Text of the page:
Genre ArtsCreating a brand identity for an iconic storyteller’s production company

When Carlton Cuse tells a story, people listen. For nearly 40 years his genre-blending mix of screenwriting, producing, directing, and showrunning has made him one of Hollywood’s most sought after storytellers. He’s been instrumental in shaping some of film and television’s most memorable narratives, from Indiana Jones and Lethal Weapon to Lost and Bates Motel, while also penning movies like Rampage and San Andreas for The Rock, all while also becoming a prolific mentor for countless aspiring showrunners, including Damon Lindelof (who he co-healmed Lost with) and Vince Gilligan (of Breaking Bad fame).

Cuse got his start in TV writing for Micheal Mann’s hardboiled police drama Crime Story (1986). He went on to co-create the critically-acclaimed The Adventures of Brisco County Jr. (1993) for Fox and created Nash Bridges for CBS (1996). Genre Arts brings him back to ABC a decade after co-showrunning Lost (2004).

By 2017, Cuse had already developed three more shows (The Strain, Colony, and Jack Ryan) when ABC Studios approached with a groundbreaking offer: a virtually unprecedented eight-figure, multi-year, multi-platform, overall deal for bringing the showrunner’s best stories to life. In one stroke, Cuse’s new production company “Genre Arts” was born. As production got underway, he reached out to GDP to create something unique. Cuse wanted a brand identity that celebrated the roots of all the fantasy, horror, and sci-fi he was about to bring to the screen.

More than anything, Cuse wanted a design that evoked his love for genre storytelling. Hollywood was already buzzing about him bringing on Lindsey Springer, the former head of TV development for Steven Spielberg’s Amblin TV to lead as president. At this early stage, he wanted to ensure that everything about Genre Arts captured both the fun and passion that goes into good stories.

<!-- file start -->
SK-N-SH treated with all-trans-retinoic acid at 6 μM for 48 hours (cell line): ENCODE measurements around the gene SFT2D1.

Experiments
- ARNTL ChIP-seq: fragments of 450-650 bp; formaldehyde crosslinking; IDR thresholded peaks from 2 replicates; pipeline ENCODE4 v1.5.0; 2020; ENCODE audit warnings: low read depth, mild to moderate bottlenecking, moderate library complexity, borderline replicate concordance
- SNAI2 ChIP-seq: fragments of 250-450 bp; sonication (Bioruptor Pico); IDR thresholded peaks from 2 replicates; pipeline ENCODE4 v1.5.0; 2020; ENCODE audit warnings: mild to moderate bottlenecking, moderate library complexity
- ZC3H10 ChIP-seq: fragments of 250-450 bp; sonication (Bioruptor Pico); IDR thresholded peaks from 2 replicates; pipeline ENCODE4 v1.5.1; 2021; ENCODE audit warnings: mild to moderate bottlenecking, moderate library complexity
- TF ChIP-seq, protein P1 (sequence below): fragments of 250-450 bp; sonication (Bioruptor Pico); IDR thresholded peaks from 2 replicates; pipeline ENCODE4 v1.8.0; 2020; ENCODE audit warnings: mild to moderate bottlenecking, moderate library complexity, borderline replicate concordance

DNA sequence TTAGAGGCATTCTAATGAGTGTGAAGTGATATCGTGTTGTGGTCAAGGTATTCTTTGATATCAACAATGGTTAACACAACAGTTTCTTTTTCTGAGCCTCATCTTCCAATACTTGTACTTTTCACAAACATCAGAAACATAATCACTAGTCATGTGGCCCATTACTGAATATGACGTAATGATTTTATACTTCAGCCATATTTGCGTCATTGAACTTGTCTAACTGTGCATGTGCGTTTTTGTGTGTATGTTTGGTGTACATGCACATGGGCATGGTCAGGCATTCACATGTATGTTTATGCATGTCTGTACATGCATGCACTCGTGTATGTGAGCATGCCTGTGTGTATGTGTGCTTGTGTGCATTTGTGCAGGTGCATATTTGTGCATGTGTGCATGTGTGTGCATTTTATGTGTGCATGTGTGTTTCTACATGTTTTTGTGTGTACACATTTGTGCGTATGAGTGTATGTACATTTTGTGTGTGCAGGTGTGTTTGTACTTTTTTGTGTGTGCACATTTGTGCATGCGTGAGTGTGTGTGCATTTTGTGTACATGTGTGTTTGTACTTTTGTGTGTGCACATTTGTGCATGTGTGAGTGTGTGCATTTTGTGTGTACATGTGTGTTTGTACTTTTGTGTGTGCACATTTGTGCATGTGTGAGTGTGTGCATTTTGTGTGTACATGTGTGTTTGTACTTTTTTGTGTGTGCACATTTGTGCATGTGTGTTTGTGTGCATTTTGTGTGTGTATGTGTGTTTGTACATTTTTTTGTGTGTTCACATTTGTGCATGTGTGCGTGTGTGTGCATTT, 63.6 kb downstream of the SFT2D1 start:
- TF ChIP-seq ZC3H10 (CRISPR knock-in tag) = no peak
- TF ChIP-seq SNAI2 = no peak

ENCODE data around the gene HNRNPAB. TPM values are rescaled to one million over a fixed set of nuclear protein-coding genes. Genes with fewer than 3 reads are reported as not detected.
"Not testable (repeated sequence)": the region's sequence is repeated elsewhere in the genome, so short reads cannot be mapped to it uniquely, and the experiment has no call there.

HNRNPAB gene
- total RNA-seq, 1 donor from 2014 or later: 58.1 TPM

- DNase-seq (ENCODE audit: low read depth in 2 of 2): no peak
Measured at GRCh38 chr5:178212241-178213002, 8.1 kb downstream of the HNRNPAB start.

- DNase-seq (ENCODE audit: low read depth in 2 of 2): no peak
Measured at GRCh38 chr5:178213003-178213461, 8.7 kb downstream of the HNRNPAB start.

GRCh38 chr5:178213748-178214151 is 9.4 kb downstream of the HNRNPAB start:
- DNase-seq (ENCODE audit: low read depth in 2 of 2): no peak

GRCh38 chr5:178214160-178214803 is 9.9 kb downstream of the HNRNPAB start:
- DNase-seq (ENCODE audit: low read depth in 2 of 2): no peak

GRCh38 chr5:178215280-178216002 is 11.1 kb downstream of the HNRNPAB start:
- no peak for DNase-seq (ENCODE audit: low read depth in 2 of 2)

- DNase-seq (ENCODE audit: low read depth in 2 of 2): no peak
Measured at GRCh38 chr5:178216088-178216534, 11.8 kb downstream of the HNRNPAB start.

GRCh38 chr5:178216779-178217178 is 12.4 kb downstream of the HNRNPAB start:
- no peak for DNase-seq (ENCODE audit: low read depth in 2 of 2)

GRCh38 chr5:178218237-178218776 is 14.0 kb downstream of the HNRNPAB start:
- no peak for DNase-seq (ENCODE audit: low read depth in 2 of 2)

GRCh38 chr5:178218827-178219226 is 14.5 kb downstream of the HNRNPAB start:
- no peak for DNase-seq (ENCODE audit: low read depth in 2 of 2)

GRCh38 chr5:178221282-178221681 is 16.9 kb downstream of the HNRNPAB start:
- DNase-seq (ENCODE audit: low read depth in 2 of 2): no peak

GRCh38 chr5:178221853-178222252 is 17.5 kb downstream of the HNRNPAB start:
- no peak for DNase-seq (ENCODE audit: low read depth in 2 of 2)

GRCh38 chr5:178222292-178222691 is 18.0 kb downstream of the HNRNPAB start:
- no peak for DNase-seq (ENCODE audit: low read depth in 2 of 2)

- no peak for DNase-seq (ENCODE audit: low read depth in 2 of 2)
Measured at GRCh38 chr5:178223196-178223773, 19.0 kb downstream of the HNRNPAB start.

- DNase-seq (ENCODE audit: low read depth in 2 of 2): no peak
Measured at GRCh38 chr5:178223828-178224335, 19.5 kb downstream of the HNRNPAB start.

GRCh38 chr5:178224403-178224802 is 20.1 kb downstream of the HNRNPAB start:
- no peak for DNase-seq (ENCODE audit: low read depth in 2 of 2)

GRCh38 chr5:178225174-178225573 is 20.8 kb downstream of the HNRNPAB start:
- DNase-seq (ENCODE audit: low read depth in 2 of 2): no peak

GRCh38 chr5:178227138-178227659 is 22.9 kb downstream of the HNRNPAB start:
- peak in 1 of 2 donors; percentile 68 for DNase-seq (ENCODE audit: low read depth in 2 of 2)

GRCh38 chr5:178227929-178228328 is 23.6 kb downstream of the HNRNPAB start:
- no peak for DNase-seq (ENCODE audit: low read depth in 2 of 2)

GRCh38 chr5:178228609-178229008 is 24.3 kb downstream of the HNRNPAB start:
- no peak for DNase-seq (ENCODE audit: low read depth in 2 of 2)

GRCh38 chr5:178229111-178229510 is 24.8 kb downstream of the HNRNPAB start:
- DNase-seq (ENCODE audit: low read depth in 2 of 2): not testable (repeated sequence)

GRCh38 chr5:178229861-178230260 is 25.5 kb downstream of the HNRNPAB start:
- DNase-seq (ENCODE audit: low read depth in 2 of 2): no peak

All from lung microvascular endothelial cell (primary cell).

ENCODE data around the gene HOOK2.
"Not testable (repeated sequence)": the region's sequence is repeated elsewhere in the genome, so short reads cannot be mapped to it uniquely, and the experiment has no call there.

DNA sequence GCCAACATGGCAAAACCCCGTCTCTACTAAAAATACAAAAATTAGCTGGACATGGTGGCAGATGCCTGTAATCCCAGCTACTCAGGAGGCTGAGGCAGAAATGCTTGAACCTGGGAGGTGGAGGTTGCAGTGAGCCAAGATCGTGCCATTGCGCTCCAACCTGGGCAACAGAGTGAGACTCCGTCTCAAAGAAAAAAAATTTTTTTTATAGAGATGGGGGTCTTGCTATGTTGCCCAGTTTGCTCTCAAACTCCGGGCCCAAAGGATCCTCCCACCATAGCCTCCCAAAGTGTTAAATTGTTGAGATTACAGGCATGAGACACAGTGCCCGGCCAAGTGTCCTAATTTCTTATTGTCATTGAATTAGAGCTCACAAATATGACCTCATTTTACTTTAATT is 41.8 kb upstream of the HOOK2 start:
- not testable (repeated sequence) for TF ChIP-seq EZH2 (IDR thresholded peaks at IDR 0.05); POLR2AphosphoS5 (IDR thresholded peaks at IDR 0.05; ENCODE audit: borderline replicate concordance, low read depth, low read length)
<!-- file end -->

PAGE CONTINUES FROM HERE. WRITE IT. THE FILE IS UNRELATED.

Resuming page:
We started by delving deep into the world of genre storytelling across all types of media, including surfacing and deconstructed hundreds of serial sci-fi publications and comics. We looked at the pulpy typefaces and motifs of countless classic horror and fantasy movies. We even revisited some of his favorite movies and the serial radio dramas that inspired his early work. Though it took a lot of exploration, we eventually landed on something truly cinematic.

We created a logo mark and monogram with three dynamic Rs that reference the company’s three genres: fantasy, sci-fi, and horror. Much like a good story, you can't see all of the dimensions at once; they have to be spooled over time and viewed from the right perspective. Playing with the slight angles and hidden shadows in the typography let us impart a little mystery and intrigue. The elements hypnotically flow like a film strip when in motion, resulting in a design that invites the viewers to discover new elements with each viewing.

Locke & Key is the newest series from Genre Arts and yet another successful genre mashup for Cuse. Shortly after its premiere, Netflix greenlit the supernatural horror drama for a second season.

Our mark establishes Genre Arts as a unique brand full of unforgettable stories. You can see it in action in the new Netflix series Locke & Key and the Amazon Studios spy thriller Jack Ryan.